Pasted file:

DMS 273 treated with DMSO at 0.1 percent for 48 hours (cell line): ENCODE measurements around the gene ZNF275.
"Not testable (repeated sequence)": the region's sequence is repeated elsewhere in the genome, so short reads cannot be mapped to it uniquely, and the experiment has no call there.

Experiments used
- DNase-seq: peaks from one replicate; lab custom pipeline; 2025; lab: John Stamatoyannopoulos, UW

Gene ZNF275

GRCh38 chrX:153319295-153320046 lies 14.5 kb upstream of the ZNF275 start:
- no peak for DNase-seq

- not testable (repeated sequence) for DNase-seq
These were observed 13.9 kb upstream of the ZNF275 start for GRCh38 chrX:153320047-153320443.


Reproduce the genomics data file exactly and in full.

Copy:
DMS 273 treated with DMSO at 0.1 percent for 48 hours (cell line): ENCODE measurements around the gene ZNF275.
"Not testable (repeated sequence)": the region's sequence is repeated elsewhere in the genome, so short reads cannot be mapped to it uniquely, and the experiment has no call there.

Experiments used
- DNase-seq: peaks from one replicate; lab custom pipeline; 2025; lab: John Stamatoyannopoulos, UW

Gene ZNF275

GRCh38 chrX:153319295-153320046 lies 14.5 kb upstream of the ZNF275 start:
- no peak for DNase-seq

- not testable (repeated sequence) for DNase-seq
These were observed 13.9 kb upstream of the ZNF275 start for GRCh38 chrX:153320047-153320443.